- Lugums naktij (Prayer to the night), for chorus
- Fata Morgana, for chorus
- In memoriam, for chorus
- The night is darkening round me, for male or mixed chorus
- Kreegi vihik (Kreek's Notebook), for chorus & chamber orchestra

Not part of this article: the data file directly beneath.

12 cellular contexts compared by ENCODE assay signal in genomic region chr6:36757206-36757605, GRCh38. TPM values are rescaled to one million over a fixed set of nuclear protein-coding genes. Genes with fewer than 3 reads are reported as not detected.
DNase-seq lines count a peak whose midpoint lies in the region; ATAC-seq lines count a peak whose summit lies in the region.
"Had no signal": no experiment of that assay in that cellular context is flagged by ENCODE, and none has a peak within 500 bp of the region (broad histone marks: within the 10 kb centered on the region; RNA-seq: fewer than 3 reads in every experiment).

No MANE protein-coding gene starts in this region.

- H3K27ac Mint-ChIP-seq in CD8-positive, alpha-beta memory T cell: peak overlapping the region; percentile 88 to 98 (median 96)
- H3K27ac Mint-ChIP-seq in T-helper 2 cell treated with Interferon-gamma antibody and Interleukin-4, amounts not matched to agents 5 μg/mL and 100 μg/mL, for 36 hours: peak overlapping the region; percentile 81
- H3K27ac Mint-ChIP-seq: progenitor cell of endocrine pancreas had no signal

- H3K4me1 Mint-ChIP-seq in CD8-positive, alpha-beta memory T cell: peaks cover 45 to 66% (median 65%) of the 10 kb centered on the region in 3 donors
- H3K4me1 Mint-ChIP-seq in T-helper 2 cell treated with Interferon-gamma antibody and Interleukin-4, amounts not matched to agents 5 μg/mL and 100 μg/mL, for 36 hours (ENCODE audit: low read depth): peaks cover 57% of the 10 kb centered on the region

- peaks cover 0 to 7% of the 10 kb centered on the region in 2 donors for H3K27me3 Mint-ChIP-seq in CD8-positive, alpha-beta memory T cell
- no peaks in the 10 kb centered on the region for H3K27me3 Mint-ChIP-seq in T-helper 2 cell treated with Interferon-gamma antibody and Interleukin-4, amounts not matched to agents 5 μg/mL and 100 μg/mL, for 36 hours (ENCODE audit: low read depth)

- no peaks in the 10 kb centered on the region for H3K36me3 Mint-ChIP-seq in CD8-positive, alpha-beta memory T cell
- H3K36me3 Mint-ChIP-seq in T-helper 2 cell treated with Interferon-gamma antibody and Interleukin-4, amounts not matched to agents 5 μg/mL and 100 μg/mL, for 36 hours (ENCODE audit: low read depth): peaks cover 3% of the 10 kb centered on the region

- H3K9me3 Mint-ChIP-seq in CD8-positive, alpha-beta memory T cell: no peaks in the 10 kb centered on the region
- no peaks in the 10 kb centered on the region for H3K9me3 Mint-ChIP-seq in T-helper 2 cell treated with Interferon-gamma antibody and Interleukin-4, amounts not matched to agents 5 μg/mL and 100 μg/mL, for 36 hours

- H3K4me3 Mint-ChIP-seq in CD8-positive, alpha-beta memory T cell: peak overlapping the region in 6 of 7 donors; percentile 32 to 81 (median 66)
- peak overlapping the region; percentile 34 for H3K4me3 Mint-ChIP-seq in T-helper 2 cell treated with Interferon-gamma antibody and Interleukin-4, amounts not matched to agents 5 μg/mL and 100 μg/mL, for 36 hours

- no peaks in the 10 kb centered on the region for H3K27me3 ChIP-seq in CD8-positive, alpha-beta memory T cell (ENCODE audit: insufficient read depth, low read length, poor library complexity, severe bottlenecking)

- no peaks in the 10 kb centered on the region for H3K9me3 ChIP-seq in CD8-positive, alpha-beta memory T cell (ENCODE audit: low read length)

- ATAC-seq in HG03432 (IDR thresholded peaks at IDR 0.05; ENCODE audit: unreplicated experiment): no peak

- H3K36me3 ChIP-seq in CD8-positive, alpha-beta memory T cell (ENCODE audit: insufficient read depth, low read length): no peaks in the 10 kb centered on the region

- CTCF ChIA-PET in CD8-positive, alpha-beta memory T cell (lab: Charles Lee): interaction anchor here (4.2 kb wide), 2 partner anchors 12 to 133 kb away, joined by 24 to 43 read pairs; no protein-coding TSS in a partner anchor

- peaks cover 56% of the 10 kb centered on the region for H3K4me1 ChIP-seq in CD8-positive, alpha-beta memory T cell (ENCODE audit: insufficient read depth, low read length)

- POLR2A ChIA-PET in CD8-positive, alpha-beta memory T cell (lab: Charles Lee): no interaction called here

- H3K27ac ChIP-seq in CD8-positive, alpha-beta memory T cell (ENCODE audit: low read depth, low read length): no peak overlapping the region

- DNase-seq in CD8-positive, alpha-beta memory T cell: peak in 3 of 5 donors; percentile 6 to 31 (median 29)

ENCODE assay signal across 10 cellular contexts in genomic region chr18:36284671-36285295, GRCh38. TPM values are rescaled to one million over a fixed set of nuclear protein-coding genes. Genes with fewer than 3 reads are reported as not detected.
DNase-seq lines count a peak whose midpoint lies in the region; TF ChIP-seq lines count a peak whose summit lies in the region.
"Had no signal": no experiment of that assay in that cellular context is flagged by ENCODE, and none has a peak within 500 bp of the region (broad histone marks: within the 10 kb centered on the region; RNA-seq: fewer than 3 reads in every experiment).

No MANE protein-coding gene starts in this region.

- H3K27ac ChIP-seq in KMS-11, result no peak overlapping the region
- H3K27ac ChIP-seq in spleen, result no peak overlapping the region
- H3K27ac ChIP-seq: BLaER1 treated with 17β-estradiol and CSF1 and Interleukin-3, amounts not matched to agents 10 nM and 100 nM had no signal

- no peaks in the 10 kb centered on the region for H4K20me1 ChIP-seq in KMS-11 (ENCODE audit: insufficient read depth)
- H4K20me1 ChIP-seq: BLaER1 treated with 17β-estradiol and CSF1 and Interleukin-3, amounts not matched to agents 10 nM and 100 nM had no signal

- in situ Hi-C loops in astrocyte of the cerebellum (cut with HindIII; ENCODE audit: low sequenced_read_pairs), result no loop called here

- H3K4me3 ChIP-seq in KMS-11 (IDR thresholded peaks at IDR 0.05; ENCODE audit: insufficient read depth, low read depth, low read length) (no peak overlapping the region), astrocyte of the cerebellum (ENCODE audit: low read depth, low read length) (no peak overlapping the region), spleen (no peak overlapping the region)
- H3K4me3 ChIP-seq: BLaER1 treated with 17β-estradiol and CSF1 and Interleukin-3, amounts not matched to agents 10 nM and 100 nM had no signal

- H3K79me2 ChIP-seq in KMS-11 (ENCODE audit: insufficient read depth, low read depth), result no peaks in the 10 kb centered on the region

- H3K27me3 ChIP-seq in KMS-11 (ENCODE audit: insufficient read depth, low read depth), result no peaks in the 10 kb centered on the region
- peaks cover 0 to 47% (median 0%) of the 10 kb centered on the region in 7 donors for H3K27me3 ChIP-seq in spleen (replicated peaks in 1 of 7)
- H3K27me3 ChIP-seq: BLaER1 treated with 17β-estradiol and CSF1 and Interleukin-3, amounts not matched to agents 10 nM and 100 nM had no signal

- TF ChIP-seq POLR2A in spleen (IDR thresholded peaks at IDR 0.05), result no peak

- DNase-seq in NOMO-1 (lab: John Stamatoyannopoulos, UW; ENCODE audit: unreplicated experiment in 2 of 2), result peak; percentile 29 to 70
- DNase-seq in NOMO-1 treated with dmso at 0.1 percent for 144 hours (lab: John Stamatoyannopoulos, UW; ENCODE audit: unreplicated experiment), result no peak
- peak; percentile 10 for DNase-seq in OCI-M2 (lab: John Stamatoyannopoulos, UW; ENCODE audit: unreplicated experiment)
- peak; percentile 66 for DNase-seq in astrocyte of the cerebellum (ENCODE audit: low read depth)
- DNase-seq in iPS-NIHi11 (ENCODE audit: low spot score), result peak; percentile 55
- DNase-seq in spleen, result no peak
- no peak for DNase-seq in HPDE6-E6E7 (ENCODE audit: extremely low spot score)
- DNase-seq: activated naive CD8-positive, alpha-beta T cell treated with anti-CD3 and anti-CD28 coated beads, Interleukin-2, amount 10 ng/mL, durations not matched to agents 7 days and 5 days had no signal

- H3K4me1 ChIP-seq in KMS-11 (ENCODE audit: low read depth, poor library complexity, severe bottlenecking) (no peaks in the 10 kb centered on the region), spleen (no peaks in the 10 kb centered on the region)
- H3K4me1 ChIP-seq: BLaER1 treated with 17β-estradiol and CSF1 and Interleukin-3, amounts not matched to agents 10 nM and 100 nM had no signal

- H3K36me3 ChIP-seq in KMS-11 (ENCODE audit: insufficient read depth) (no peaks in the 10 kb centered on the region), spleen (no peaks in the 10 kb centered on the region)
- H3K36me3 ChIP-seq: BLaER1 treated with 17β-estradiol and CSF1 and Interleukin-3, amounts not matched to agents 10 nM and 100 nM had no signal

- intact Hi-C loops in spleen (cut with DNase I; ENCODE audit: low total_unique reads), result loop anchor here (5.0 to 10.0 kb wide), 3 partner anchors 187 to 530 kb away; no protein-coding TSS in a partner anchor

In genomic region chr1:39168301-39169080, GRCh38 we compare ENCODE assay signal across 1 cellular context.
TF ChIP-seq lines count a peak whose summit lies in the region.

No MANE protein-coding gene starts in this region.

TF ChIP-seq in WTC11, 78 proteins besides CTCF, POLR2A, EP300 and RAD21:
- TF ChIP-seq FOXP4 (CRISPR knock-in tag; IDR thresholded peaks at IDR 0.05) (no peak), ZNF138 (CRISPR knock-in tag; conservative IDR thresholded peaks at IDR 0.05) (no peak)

The rather novelistic title Kreek's Notebook refers to one Cyrillus Kreek, an Estonian counterpart to Bartók and Kodály who collected and arranged folk tunes, especially the unusual local genre of folk hymns. These were local chorale-like melodies for Protestant services, somewhat akin to American folk hymns. Kreek's arrangements remain popular among Estonian choirs, and it's not surprising that the centerpiece of this release is a collection of pieces based on his notebook, by contemporary composer Tönu Körvits. This is an unusually successful work of its type, for the folk material is used in a great variety of ways and expresses the sacred texts in unusually direct and powerful ways. Sometimes it is close to Ives, sometimes to Copland, sometimes to Britten, sometimes to Arvo Pärt, sometimes to structures where a folk tune at the beginning furnishes a discrete set of pitches, and sometimes to nothing else at all, with unexpected influences from American blues and rock. The work touches off a series of works influenced by folk music or by hymnody, nothing quite on the level of Körvits' piece (the companion English-language setting of Emily Bronte's The Night Is Darkening Round Me is also a work choirs should get to know), but there are several finds. Listen to Latvian composer Arturs Maskats' "Lacrimosa," a work written to commemorate an Estonian ferry disaster in which nearly 1,000 people died. Passionate and despairing, but settling into a profound peace at the end, it seems much more equal to its subject than most such contemporary works. Some listeners may wish to hear one of the shiver-inducing Baltic choirs in this repertory, but really the work of the Choir of Royal Holloway and Britten Sinfonia under Rupert Gough, who also wrote the very informative booklet notes, is unimpeachable, and they're backed by excellent church engineering (from All Hallows, Gospel Oak, London) from Hyperion. This is a superb recording of repertory that's all but unknown outside the Baltic countries but is likely to be unknown no more.